I think it’s also, because we were talking about what it’s like to go through loss and the fact that organizing, when it’s good, does lose because it has stakes. You know, like bad organizing has no stakes. Therefore it doesn’t matter if you lose because you’re just raising consciousness or something. But if you’re really trying to win, you will lose most of the time.
Yeah. I think it’s like, it’s sort of, showing people that there’s a certain joy of being in it because we’re in the fight. We’re kind of becoming alive in the fact that we’re building those connections and community, and that’s like a totally lost function. That, like, being in an organization, doing organizing work and doing oppositional work, doing community mutual aid and solidarity is something that’s rewarding for its own sake. The sort of joy of organizing, and why that participation is meaningful on its own terms, not just as the vessel for victory. I mean, we’re talking about people taking control of communities, of finding themselves and finding relationships and building strong relationships, not ones that are totally alienated and siloed in the rest of their life, just in their work places, or in their home, or in a bar or something, but like, that we’re actually going deeper and stuff, and creating that kind of foundation.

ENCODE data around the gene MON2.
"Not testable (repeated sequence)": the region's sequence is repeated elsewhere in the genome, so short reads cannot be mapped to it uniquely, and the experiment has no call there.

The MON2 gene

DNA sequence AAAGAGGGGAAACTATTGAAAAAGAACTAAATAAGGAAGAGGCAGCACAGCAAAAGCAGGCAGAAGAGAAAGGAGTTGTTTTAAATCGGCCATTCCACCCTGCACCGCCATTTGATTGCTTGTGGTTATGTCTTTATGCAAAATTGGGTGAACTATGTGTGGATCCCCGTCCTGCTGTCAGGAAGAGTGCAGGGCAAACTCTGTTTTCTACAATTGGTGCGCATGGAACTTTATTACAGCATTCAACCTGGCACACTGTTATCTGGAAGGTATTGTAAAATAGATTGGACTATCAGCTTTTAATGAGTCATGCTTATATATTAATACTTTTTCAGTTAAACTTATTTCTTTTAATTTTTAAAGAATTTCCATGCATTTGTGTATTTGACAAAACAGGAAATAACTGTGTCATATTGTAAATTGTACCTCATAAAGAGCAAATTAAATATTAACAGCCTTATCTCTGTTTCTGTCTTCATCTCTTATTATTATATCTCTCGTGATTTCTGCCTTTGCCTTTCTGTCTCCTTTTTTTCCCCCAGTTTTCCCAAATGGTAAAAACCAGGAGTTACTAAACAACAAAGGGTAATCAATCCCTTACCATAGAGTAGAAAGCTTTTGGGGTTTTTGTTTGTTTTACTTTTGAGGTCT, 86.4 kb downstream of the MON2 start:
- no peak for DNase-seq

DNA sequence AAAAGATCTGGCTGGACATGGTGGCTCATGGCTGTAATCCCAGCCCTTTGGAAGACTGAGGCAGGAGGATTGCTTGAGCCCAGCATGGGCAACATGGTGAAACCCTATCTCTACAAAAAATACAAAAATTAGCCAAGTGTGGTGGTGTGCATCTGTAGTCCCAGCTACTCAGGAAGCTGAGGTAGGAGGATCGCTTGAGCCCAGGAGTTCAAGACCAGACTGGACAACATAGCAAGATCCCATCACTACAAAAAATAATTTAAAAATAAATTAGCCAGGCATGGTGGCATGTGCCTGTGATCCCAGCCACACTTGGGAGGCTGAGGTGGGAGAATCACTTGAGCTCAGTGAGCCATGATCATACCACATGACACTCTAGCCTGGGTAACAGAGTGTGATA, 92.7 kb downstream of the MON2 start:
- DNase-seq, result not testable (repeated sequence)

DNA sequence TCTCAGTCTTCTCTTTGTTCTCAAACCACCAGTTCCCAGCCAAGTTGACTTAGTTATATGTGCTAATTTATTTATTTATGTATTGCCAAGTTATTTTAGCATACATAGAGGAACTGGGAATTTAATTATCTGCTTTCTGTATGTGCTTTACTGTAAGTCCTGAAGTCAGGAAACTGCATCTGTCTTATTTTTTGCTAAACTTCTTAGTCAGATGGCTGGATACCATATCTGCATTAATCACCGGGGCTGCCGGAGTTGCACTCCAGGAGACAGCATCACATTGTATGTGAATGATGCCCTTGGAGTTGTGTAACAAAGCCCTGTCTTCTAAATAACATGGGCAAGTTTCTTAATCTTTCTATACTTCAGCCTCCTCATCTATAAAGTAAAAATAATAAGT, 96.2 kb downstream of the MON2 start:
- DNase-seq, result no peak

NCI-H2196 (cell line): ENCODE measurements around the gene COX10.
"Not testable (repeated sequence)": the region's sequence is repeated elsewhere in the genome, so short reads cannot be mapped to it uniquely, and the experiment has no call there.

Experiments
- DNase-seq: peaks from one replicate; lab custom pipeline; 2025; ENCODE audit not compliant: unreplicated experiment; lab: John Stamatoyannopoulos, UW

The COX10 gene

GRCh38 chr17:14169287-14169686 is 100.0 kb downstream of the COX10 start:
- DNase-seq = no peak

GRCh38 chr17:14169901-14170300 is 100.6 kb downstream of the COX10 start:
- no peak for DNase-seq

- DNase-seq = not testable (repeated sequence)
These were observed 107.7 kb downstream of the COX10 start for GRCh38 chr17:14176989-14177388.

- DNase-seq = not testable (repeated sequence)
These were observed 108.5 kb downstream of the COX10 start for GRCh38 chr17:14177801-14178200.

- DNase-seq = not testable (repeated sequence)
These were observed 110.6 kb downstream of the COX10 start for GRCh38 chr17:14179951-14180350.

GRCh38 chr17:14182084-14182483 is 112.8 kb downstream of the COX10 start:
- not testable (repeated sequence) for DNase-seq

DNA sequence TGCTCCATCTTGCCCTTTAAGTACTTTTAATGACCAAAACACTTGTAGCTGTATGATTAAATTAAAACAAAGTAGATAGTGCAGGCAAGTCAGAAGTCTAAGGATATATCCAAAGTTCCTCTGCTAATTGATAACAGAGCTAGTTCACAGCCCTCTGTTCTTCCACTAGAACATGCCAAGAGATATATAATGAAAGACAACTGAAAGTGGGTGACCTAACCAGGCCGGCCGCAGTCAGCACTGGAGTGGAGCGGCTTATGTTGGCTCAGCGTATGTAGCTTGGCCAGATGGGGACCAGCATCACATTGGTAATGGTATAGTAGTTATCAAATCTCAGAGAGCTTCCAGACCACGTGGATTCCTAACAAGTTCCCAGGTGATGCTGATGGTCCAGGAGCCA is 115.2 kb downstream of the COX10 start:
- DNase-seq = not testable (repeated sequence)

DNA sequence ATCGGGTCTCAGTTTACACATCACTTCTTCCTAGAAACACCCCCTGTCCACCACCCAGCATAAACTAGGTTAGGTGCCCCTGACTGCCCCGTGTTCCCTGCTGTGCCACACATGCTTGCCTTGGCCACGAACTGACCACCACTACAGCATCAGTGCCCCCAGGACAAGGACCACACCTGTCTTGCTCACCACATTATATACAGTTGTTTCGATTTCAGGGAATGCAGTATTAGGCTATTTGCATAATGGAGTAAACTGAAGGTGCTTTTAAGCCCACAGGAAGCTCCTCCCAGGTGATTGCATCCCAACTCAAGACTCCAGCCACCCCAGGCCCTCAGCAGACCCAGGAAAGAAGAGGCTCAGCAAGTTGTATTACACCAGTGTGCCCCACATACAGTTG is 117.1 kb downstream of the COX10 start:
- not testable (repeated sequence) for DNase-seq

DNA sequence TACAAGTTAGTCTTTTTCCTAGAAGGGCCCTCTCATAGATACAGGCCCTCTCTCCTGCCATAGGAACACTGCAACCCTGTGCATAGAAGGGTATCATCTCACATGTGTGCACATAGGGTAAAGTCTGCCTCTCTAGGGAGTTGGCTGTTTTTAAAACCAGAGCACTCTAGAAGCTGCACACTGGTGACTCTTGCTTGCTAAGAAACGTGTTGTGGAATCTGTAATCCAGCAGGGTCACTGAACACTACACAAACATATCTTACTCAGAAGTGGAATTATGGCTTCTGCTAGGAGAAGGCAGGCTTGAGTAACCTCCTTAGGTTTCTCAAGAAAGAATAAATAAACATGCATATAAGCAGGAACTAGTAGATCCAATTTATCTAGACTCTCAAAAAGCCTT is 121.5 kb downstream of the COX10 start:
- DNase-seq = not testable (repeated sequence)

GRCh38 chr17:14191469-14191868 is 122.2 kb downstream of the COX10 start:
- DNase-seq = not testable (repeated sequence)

You know, the Black Panthers created survival pending revolution programs. And these were like a necessity, you know, people needed food in the morning, kids did. And so, these were important for basically getting to the point of a revolutionary struggle. But they also were what was necessary to build a strong community that would ever even be capable of something like a revolutionary struggle, which was a total restructure of the way that community functions, the way the economy functions, and so on.
And so, I don’t think that we can ever get to dramatic changes in society without creating really strong community structures and bonds. The structure is just the formalization of real, strong connections between people. And so if we make that, in a lot of ways, the foundation of it, then I think people are actually gonna be able to get to the later things. And they do those because they are going to be fulfilling and sustaining.
KH: And I feel like one of the things we can learn from, as you were saying, is people who’ve done community building based on mutual aid, based on addressing the way in which society isn’t tending to their needs. And I think everyone in every city should be demanding public hearings on climate change, like public safety hearings about what the plan is when one of these horrible catastrophes happen to us. And is there a plan for disabled people? Is there a plan for people like you know, any individual family? Like, is there a plan for you? Because if a city is not being transparent about its climate resiliency plan, it’s probably because there isn’t one, or that there is, but it doesn’t pertain to the safety of most people.